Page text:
David Eby, MLA for Vancouver-Point Grey, is questioning how people are actually buying homes in Vancouver, after finding nine students own property here worth $57.1 million.
The homes range in value from $1.85 million to $31.1 million, are all in Point Grey, and all name a student as an owner. In three cases, ownership is shared with another person.
Four of the home purchases were supported by mortgages totalling $40 million from CIBC, HSBC, and BMO. That’s a red flag, in Eby’s opinion.
“The question should be asked whether these banks have issued mortgages to students who have no apparent source of income,” said Eby at a press conference Wednesday.
“How do these students qualify for mortgages? Where did the money coming from? How is it that they’re playing such a large part in the real estate market in Vancouver?”
Eby says he came across the homeownership details in the course of research he was carrying out with Andy Yan on real estate west of Alma St.
The pair looked at 172 titles of recent real estate transactions in the area in a six-month period; the cases of these nine homes struck them as particularly odd.
Because of the limited data available in the land title system, Eby says, he doesn’t know the details of the students’ financial situations or possible income.
“But we’re saying, ‘Gosh, it’s really strange that students have millions of dollars in disposable income to buy and sell homes in Point Grey.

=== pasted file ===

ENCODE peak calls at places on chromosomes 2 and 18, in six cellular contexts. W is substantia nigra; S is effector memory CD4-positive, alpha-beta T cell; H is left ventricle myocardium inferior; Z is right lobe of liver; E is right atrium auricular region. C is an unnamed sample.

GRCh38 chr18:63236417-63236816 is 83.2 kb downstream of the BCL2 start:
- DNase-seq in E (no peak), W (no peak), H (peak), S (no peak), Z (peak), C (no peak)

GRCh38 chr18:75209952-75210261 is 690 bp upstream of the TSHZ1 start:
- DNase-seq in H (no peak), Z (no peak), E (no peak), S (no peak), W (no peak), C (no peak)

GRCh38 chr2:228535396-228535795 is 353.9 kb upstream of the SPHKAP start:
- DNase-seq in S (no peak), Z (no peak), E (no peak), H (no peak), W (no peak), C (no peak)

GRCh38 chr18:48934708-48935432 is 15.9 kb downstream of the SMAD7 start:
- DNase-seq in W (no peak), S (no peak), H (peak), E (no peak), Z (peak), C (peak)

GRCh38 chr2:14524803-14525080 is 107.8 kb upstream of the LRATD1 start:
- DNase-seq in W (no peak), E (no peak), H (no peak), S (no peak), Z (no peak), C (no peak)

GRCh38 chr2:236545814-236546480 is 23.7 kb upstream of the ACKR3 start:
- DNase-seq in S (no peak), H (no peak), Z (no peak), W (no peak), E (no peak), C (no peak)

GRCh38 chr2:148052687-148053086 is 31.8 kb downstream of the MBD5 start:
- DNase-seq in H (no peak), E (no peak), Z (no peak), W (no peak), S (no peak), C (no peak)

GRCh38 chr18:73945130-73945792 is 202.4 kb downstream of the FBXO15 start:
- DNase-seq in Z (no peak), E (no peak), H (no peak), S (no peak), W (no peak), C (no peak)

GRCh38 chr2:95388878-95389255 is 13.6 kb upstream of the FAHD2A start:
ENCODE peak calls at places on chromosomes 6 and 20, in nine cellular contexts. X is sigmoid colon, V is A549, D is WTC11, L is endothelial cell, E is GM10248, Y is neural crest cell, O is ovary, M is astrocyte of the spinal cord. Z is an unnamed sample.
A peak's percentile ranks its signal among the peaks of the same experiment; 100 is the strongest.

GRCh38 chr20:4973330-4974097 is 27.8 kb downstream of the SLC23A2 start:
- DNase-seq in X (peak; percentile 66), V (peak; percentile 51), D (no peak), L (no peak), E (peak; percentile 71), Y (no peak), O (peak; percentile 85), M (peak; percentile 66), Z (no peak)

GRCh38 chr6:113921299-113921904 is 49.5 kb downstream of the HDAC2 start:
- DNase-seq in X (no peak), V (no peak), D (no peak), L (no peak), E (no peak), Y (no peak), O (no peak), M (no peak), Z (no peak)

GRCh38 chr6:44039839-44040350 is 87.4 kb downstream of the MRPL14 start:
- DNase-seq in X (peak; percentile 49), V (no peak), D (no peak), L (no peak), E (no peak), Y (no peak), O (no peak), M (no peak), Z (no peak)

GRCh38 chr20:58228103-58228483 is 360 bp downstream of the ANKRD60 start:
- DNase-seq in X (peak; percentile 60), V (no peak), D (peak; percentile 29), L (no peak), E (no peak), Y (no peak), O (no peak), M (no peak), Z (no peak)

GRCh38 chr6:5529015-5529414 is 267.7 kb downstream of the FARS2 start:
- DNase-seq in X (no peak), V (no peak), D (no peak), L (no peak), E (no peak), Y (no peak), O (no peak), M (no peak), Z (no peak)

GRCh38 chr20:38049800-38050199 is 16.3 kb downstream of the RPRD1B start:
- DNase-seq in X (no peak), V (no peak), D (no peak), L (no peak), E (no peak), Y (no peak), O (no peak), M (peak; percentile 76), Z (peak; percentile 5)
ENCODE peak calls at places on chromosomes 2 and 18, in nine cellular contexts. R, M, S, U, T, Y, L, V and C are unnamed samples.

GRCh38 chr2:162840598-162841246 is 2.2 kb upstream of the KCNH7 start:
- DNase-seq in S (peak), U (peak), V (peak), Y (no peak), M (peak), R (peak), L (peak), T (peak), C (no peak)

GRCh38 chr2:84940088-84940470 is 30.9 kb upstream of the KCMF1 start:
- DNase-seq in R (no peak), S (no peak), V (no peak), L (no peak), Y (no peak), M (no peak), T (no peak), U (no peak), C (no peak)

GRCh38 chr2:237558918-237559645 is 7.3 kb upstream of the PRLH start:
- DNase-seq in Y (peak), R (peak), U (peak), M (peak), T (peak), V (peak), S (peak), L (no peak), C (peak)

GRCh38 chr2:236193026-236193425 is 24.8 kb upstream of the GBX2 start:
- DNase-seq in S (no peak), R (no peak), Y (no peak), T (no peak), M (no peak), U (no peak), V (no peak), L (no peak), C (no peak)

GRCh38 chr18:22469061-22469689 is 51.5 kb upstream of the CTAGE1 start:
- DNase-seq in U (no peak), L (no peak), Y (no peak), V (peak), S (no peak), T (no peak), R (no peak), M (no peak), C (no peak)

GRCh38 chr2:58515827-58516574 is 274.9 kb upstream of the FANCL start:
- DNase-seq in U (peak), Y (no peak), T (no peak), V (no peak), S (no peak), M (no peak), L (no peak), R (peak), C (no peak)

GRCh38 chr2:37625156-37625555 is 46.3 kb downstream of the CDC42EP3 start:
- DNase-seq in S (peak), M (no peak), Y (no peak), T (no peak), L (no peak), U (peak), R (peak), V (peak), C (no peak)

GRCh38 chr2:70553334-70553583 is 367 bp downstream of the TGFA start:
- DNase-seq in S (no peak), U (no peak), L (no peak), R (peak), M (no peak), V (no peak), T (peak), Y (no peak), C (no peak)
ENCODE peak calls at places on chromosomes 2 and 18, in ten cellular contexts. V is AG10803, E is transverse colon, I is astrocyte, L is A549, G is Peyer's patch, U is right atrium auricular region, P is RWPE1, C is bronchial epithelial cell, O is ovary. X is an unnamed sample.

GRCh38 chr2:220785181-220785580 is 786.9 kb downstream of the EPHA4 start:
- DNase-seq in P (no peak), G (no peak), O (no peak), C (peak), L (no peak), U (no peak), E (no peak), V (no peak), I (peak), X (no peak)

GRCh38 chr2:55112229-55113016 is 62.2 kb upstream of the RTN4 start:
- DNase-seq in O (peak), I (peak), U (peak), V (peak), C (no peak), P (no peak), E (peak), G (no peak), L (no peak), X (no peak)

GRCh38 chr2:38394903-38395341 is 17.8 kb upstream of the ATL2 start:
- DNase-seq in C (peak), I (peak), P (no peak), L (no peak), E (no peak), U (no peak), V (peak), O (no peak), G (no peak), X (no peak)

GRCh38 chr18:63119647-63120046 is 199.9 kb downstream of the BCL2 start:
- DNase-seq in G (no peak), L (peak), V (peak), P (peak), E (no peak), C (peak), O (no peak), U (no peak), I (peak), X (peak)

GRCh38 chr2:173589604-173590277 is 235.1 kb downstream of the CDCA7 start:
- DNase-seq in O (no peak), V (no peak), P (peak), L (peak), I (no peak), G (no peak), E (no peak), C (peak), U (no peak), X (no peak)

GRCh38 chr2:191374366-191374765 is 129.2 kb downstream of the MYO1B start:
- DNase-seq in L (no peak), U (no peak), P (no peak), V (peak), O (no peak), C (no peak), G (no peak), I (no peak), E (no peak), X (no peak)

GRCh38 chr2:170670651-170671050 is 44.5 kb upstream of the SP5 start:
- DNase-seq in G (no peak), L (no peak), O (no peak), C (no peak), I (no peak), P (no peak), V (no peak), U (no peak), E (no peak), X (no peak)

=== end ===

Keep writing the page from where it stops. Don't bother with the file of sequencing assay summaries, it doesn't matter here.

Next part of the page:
“Wouldn’t that be worth investigating… for tax and banking implications, in terms of the consequences this could have for the larger real estate market?'”
In the last year, Eby says, one of the students even flipped their house for a massive profit, buying it at $7.1 million, and selling it for $8.35 million.
“It certainly does raise serious questions over whether the title ‘student’ is appropriate for somebody who is flipping real estate and making a million dollars here.”
Eby admits this is only a small sample, but says he wants the province to investigate the issuing of mortgages to people with no apparent source of income.
“They have to immediately review land transactions in the last two years in Metro Vancouver to identify how widespread the issue is,” said Eby.
“The only way to do that is, as we’ve been saying for a year, to link up real estate transaction data to the income tax system.”
Eby also wants the provincial government to pressure the federal government to change the rules to ensure Canadians have the same borrowing ability as international residents.
“Bank lending policies… favour internationals over Canadian residents by not requiring a proof of income in order to buy a home with a Canadian mortgage,” said Eby.
“It’s absolutely outrageous that a Canadian who’s working, living and paying taxes in BC has to… cross even more hurdles than somebody who is not a BC resident.”
Eby says homebuyers who do not live or pay income tax in BC should have to provide extra information to demonstrate their source of income instead.